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ANG Questions

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Well-known member
Nov 26, 2001
If anyone has a few minutes I was hoping that they could give me some answers to a few questions I have about the ANG:

1. How competitive is it really? Does the type of aircraft make a difference, for example, are F-16s harder to get then KC-135s? What factors into getting an interview, and then being successful at the interview? What's important, grades, activities, test scores, who you know?

2. How is it decided what aircraft units fly? If your unit is flying transports can it be converted to fighters in the future? Could the unit be disbanded if the state no longer wants to support it? Can you switch to another unit sometime in the future? If you serve 20 years do you get retirement?

3. I understand that after UPT you have to fly full time for awhile before you can be part time, how long does that take? Once you start flying part-time how often you fly? Do you have enough time outside the ANG for another job? Will you lose your second job if the unit deploys?

4. I understand from the time from when you start applying to when you go to UPT can be up to three years. Is this typical? If you have a job when you leave for UPT is your employer required to give it back to you when you get back from training?

I know, it's a lot of questions, but I'm really interested in the ANG, but I don't know that much about it yet.

Thanks in advance.
To answer your first question, it's on a unit-by-unit basis. A
KC-135 slot at one Guard base might be more competitive than an F-16 slot at another. The units in more populous areas have more people interested and the smaller cities are tougher
to commute to. Some units do require you to live within a certain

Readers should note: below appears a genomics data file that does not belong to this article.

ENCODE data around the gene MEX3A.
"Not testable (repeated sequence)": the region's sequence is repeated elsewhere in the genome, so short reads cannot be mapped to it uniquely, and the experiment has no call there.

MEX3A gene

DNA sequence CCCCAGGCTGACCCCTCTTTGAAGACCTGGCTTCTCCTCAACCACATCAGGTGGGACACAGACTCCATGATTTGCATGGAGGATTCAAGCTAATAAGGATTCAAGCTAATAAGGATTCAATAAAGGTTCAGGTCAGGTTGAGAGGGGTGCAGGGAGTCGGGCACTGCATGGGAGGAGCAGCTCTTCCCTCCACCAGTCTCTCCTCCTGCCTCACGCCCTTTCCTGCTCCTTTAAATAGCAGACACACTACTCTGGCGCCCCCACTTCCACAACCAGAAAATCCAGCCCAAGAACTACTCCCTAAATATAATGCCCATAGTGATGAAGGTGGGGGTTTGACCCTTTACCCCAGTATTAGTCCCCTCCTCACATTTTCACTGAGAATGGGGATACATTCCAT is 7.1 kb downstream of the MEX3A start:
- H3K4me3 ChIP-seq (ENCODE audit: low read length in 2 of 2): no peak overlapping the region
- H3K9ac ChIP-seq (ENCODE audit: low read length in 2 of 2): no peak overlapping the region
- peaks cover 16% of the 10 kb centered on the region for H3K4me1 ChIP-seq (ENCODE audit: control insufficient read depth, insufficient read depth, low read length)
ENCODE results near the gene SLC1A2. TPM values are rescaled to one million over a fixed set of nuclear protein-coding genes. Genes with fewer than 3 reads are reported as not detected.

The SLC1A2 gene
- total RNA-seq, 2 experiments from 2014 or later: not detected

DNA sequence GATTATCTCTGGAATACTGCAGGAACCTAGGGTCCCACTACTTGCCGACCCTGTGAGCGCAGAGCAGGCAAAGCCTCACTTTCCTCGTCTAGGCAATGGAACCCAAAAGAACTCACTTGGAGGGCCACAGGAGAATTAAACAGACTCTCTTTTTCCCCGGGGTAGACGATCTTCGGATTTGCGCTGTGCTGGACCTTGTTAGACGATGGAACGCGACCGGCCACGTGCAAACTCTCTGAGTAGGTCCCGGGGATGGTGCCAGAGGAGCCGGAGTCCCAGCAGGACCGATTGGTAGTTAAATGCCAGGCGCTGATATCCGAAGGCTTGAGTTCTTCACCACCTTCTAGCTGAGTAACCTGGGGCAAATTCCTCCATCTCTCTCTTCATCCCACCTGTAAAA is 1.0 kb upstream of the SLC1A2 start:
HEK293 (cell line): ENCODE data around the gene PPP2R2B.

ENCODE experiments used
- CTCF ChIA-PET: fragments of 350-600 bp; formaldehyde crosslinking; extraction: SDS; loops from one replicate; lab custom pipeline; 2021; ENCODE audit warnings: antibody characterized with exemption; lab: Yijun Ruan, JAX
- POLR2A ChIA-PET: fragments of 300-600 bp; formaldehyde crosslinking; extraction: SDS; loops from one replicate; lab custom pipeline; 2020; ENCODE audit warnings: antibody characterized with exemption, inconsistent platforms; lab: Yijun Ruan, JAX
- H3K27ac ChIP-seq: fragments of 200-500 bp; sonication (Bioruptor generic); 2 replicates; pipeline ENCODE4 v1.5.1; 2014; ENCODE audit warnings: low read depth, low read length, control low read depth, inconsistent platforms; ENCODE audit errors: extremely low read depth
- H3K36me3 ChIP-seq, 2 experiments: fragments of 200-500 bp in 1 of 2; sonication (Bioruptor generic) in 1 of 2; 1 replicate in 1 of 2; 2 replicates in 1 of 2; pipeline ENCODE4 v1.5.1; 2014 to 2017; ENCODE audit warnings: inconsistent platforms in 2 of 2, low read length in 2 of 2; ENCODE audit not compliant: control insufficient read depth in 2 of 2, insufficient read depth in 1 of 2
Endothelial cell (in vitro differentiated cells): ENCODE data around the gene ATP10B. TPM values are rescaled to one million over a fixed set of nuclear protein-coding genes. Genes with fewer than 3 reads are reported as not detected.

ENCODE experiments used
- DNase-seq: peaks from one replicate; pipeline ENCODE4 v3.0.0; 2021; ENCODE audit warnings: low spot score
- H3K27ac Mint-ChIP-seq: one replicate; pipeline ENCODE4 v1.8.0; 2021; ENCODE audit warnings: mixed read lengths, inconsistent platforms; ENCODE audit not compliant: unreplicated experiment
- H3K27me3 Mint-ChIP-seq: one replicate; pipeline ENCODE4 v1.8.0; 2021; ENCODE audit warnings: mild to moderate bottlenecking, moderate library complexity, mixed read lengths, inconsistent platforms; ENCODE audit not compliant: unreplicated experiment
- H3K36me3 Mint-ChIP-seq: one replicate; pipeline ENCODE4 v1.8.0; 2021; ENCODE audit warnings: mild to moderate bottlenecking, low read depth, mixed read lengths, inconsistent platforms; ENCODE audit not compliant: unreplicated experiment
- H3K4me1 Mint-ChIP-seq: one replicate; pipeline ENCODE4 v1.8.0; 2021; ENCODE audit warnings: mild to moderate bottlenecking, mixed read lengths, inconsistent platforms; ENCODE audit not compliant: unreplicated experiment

radius, though.

Most units have flown the same mission for decades. Units who've flown air-to-mud might have gone from F-105s, to A-7s,
to F-4s, to F-16s. A good real-life example is the Jackson, MS,
ANG. Since the early '70s, they've flown the C-119, C-130, C-141,
and are slated to get the C-17 soon. You'll probably never see a
unit convert from heavies to fighters. Back in the early '90s my
Guard unit, along with several others, converted from RF-4s to
KC-135s. That was part of a big "shell game." The KC-135s came
from Active Duty (AD) to the ANG, while the RF-4s were retired. What looked like a drawdown of AD KC-135s was actually a redistribution. Some of the other contributors could probably
explain that better than I, though it is a digression.

How long you're on AD depends on your aircraft. Fighter guys
are "on the T1T" longer because they have a more to master.
As a part-timer you're expected to eventually have a second job.
Until then you can "bum." Guard and Reserve units are heavily involved in just about all operations that go on. As a result, they're usually funded well enough to support a handful of folks who line up "at the trough." It pays well, you support your unit, and you have a heckuva good time. The camaraderie is GREAT!!

You WILL NOT lose your second job if you deploy. By law, your employer must let you go to fulfill your committment. Military leaves up to four years or so are authorized. I'm not certain of the exact time but it is at least four years.

I'm pretty sure your employer has to give you your job back when you return from training. You can expect to be gone at least two years.

I hope I helped; I'm sure some other folks will add to my comments and give you a more complete picture.

BEST of luck!!

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